ANTANANARIVO- Madagascans voted Friday for a new president and parliament in run-off elections aimed at pulling the island out of the political and economic doldrums and restoring democracy.
Islanders hope the vote will end the crisis sparked by Andry Rajoelina's coup four years ago, which paralysed much of the government and caused foreign donors to cancel aid.
Both Rajoelina and the man he ousted in March 2009, Marc Ravalomanana, have been blocked from running, amid international pressure over fears of a return to violence.
Instead, proxy candidates took part and won the two top places during a first round of voting on October 25.
Freemason doctor and former health minister Robinson Jean Louis is seen as a slight favourite after winning 21.16 per cent in the first round.
He enjoys the support of exiled leader Ravalomanana, who spoke at his rallies via phone from South Africa.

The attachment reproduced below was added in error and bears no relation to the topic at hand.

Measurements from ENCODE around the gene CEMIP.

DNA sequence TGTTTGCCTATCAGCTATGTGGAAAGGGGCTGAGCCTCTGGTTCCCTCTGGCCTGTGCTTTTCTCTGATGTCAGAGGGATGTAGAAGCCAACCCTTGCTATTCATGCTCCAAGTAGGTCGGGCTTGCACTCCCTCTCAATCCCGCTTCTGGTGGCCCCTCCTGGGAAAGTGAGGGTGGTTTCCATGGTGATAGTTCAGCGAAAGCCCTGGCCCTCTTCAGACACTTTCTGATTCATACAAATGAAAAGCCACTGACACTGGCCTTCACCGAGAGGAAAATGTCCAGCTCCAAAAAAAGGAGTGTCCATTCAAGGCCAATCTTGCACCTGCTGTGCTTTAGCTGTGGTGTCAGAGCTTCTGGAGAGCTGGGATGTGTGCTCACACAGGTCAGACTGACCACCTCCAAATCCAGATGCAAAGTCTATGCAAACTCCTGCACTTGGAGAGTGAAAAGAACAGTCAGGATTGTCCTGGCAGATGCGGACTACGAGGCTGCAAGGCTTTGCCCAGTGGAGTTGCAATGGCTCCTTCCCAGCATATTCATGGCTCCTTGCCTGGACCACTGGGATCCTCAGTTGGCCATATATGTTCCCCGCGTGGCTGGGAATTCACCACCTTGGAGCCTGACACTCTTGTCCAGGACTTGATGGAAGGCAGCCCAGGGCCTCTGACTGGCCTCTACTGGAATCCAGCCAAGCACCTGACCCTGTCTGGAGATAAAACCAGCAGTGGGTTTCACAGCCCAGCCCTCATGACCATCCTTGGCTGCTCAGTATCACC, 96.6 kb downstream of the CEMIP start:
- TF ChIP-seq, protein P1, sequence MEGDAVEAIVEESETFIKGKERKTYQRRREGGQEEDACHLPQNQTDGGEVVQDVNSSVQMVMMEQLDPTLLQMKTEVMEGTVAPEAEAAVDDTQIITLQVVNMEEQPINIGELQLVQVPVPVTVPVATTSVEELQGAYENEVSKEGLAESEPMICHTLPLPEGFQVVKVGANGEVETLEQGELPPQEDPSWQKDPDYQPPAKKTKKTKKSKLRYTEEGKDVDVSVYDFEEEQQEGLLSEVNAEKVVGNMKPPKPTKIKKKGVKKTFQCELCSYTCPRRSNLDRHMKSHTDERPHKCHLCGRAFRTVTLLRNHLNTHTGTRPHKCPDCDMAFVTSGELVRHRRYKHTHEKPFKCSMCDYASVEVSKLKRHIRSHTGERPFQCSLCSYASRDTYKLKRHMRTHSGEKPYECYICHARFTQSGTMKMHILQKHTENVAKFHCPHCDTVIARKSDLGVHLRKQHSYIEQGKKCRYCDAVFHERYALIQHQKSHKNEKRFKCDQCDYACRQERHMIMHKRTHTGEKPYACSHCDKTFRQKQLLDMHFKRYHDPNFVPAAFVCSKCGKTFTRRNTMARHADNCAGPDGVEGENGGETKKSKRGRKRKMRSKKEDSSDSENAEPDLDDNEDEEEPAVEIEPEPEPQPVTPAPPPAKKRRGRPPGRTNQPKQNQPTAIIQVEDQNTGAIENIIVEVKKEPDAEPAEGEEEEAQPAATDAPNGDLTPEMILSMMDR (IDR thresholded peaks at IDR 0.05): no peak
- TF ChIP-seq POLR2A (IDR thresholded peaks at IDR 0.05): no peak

His opponent, Hery Rajaonarimampianina, an astute businessman and former finance minister under Rajoelina, won 15.85 per cent.
Campaigning wrapped up on Wednesday with a heated televised debate, after both candidates earlier addressed thousands of supporters at rallies in the capital Antananarivo.
"We won't accept vote-rigging. The people are with us to survey the vote," said Jean Louis amid concerns over irregularities.
If elected, he vowed to allow his mentor Ravalomanana to return.
A few kilometres (miles) away, Rajoelina danced on stage at his protege's rally.